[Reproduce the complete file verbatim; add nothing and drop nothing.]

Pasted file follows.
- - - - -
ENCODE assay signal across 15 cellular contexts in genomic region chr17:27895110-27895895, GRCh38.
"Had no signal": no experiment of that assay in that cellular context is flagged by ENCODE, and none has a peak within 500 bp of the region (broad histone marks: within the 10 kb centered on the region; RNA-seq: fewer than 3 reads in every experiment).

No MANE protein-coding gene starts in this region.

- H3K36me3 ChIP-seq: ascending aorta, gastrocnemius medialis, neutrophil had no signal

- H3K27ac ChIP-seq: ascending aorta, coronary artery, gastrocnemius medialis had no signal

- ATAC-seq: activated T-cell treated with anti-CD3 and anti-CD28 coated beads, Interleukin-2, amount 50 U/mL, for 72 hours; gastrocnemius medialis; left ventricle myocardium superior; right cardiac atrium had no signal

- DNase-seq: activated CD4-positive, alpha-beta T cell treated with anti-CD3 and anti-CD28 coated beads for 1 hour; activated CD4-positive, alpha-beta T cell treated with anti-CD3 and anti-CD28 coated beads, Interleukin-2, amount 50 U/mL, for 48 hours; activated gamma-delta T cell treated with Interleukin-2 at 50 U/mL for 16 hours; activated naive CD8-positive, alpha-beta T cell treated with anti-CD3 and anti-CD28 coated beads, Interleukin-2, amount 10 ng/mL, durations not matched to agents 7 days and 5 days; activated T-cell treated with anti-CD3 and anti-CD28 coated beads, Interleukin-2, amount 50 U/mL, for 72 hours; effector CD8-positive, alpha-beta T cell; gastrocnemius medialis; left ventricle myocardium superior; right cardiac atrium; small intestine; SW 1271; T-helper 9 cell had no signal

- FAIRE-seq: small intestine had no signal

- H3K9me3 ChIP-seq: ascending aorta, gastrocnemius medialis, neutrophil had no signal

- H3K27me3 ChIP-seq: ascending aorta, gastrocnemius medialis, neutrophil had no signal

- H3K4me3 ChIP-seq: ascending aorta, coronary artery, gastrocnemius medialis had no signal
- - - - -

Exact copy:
ENCODE assay signal across 15 cellular contexts in genomic region chr17:27895110-27895895, GRCh38.
"Had no signal": no experiment of that assay in that cellular context is flagged by ENCODE, and none has a peak within 500 bp of the region (broad histone marks: within the 10 kb centered on the region; RNA-seq: fewer than 3 reads in every experiment).

No MANE protein-coding gene starts in this region.

- H3K36me3 ChIP-seq: ascending aorta, gastrocnemius medialis, neutrophil had no signal

- H3K27ac ChIP-seq: ascending aorta, coronary artery, gastrocnemius medialis had no signal

- ATAC-seq: activated T-cell treated with anti-CD3 and anti-CD28 coated beads, Interleukin-2, amount 50 U/mL, for 72 hours; gastrocnemius medialis; left ventricle myocardium superior; right cardiac atrium had no signal

- DNase-seq: activated CD4-positive, alpha-beta T cell treated with anti-CD3 and anti-CD28 coated beads for 1 hour; activated CD4-positive, alpha-beta T cell treated with anti-CD3 and anti-CD28 coated beads, Interleukin-2, amount 50 U/mL, for 48 hours; activated gamma-delta T cell treated with Interleukin-2 at 50 U/mL for 16 hours; activated naive CD8-positive, alpha-beta T cell treated with anti-CD3 and anti-CD28 coated beads, Interleukin-2, amount 10 ng/mL, durations not matched to agents 7 days and 5 days; activated T-cell treated with anti-CD3 and anti-CD28 coated beads, Interleukin-2, amount 50 U/mL, for 72 hours; effector CD8-positive, alpha-beta T cell; gastrocnemius medialis; left ventricle myocardium superior; right cardiac atrium; small intestine; SW 1271; T-helper 9 cell had no signal

- FAIRE-seq: small intestine had no signal

- H3K9me3 ChIP-seq: ascending aorta, gastrocnemius medialis, neutrophil had no signal

- H3K27me3 ChIP-seq: ascending aorta, gastrocnemius medialis, neutrophil had no signal

- H3K4me3 ChIP-seq: ascending aorta, coronary artery, gastrocnemius medialis had no signal